I’m the first to admit that I don’t always finish every book I start. There are so many books on my to-read list, I simply don’t have time to waste on books that don’t engage me.

silentI started this month’s book club pick, the Victorian-era mystery “Silent in the Grave” by Deanna Raybourn, but it just didn’t do anything for me. The characters were pretty dull, I guessed the murder almost immediately, and the writer seemed to have confused “chemistry” and “creepy”, because the love interest showed his interest in the female lead by first threatening to hit her, and then by drugging her as part of an interrogation, without ever doing anything to change the reader’s creeped out opinion of him.

So, I read the beginning, I read the end, I skipped the middle, and I still had enough to talk about at book club.

I wouldn’t recommend “Silent in the Grave” simply because there are so many other awesome books out there that I would recommend!

For fans of female sleuths in historical settings:

The Sweetness at the Bottom of the Pie / Alan Bradley

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The first in a mystery series set in 1950s England, starring precocious 11-year-old chemistry prodigy Flavia de Luce.

Cocaine Blues / Kerry Greenwood

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1920s Australia provides the backdrop for the first novel in the Phrynne Fisher series of historical mysteries.

Maisie Dobbs / Jacqueline Winspear

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Maisie is a private detective solving crimes in inter-war years Great Britain.

Mistress of the Art of Death / Ariana Franklin

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Adelia is a “mistress of death”, the medieval version of a medical examiner, who acts in the service of the king to solve mysteries in 12th century England.

Miss Marple / Agatha Christie

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Though originally a contemporary series, Christie’s classic Miss Marple novels range in setting from the 1930s to the 1970s.

April Book Club : “The Cuckoo’s Calling”

Not only do I enjoy cardigans, tea, cats, and knitting, I am also a member of a book club, which probably does little for my “coolness” factor, but seems to fit the profile of a librarian quite nicely. I have been participating in a local book club for several months, and I highly enjoy this monthly social meeting of fellow book enthusiasts.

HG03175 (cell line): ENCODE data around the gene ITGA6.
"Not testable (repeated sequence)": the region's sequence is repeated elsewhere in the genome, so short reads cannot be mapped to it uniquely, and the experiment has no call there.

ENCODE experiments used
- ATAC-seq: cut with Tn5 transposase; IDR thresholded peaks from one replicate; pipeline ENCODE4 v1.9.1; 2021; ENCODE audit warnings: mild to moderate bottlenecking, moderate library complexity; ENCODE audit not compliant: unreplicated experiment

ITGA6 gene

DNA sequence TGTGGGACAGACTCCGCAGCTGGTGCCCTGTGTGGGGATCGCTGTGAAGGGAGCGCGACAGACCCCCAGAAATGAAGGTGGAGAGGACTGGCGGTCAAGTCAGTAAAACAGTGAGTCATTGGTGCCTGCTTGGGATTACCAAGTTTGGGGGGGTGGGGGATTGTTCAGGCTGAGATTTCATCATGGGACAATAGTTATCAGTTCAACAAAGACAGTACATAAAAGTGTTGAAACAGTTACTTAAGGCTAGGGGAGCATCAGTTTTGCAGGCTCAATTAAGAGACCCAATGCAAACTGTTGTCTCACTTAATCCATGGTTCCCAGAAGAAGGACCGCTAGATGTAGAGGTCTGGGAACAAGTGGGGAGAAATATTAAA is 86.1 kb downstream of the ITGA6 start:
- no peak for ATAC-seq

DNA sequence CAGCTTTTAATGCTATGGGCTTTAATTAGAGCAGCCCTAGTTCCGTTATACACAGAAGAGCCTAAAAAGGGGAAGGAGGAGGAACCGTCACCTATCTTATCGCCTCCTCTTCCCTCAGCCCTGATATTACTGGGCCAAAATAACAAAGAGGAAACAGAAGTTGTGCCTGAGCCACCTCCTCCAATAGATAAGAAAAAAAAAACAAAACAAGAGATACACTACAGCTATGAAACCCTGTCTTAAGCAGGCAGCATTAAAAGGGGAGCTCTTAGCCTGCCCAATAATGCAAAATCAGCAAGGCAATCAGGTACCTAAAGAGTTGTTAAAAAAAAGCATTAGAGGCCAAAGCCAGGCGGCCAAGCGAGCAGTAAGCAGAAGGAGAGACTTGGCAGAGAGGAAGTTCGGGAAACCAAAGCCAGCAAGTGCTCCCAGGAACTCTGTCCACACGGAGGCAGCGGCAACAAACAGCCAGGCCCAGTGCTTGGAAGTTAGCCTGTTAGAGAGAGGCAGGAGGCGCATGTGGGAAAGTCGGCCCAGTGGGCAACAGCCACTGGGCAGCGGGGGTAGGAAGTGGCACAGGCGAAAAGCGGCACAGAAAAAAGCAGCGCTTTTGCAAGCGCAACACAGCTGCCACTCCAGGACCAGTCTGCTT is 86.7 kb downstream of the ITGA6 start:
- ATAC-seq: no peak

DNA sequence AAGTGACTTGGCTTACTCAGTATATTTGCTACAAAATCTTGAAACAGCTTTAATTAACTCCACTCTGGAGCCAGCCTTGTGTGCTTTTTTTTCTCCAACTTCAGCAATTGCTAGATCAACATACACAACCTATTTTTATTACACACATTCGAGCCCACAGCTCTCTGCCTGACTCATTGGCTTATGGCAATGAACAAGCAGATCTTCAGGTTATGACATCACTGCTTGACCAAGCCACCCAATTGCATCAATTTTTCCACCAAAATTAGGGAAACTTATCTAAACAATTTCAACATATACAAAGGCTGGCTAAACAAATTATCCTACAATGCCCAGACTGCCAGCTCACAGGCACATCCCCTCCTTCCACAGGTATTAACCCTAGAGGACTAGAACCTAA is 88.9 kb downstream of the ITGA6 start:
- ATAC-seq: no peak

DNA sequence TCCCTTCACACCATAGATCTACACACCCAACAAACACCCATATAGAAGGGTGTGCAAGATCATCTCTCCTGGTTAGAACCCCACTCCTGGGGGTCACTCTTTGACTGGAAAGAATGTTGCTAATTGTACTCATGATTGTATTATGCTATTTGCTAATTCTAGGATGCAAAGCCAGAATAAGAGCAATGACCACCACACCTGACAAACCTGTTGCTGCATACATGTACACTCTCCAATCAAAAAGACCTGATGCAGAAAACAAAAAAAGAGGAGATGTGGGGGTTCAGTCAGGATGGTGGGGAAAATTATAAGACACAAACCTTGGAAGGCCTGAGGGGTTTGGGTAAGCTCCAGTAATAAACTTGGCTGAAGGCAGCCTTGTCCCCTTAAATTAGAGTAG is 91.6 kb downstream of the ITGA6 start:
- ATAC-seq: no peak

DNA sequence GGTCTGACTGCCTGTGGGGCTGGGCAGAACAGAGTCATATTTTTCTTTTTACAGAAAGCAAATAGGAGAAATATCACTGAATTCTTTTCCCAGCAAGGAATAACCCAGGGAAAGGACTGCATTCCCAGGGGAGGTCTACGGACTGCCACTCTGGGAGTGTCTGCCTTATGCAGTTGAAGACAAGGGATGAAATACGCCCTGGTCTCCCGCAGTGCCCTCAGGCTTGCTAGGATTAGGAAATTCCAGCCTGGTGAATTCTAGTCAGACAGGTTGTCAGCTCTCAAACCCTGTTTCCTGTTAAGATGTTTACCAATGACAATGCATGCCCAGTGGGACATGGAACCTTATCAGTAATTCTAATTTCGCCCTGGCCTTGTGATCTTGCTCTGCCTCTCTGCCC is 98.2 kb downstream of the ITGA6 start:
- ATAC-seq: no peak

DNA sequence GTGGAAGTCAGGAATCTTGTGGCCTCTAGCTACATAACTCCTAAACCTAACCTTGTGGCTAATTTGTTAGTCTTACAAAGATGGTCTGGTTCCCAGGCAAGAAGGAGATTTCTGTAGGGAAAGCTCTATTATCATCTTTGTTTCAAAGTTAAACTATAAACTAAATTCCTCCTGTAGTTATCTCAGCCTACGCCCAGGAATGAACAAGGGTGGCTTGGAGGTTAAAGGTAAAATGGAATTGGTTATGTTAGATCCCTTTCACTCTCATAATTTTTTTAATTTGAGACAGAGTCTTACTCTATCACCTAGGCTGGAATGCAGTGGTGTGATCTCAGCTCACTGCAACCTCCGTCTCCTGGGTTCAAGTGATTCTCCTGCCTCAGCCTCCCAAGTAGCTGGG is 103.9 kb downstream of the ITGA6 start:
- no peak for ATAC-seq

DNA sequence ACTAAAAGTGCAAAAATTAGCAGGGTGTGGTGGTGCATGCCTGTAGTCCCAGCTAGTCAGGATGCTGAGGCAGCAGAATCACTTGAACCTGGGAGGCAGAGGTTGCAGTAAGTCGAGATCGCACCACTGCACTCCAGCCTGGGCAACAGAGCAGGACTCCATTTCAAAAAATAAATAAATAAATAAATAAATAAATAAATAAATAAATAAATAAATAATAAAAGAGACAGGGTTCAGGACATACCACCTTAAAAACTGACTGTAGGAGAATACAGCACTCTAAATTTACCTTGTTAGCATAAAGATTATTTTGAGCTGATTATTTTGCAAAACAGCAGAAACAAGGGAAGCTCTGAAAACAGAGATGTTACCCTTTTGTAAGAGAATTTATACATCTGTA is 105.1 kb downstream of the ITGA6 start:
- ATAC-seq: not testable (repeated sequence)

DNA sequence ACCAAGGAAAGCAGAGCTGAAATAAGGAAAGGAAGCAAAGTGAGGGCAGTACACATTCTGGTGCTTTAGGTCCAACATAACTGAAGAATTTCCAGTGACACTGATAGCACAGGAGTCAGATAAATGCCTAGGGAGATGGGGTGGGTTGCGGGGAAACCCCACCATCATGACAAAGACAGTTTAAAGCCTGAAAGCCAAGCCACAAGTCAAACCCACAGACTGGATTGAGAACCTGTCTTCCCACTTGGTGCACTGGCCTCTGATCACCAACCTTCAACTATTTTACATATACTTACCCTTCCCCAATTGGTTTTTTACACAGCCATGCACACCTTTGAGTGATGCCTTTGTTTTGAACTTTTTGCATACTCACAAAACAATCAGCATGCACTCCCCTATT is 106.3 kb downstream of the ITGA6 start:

This month we read “The Cuckoo’s Calling” by Robert Galbraith, aka, J.K. Rowling, aka the lady who wrote the Harry Potter series.

After losing his leg to a land mine in Afghanistan, Cormoran Strike is barely scraping by as a private investigator. Strike is down to one client, and creditors are calling. He has also just broken up with his longtime girlfriend and is living in his office. Then John Bristow walks through his door with an amazing story: His sister, the legendary supermodel Lula Landry, known to her friends as the Cuckoo, famously fell to her death a few months earlier. The police ruled it a suicide, but John refuses to believe that. The case plunges Strike into the world of multimillionaire beauties, rock-star boyfriends, and desperate designers, and it introduces him to every variety of pleasure, enticement, seduction, and delusion known to man.

The reviews for this book are mixed at best, alternatively hailing it as terrific (Chicago Tribune), flawed (NY Times), or middling (NPR).

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I actually enjoyed this book considerably more than I thought I would. Full disclosure time – I was never a Harry Potter fan. I know, I know –  a children’s librarian who isn’t a Harry Potter fan?! I read a lot of fantasy, so it wasn’t the subject matter I struggled with, I just never connected with Rowling’s writing style. For this reason I didn’t expect to enjoy Rowling’s foray into adult crime fiction, but I have to say I was pleasantly surprised. “The Cuckoo’s Calling” isn’t groundbreaking fiction, but it is an entertaining read, which is sometimes all you’re looking for in a novel.

Would I recommend this book to others? Sure, particularly to fans of traditional gumshoe detective fiction. The characters are likeable, the plot isn’t too complicated, the ending has a bit of a twist, and the story moves along at a good pace. If you’re looking for something entertaining to help pass the time on the train to work, you could certainly do worse.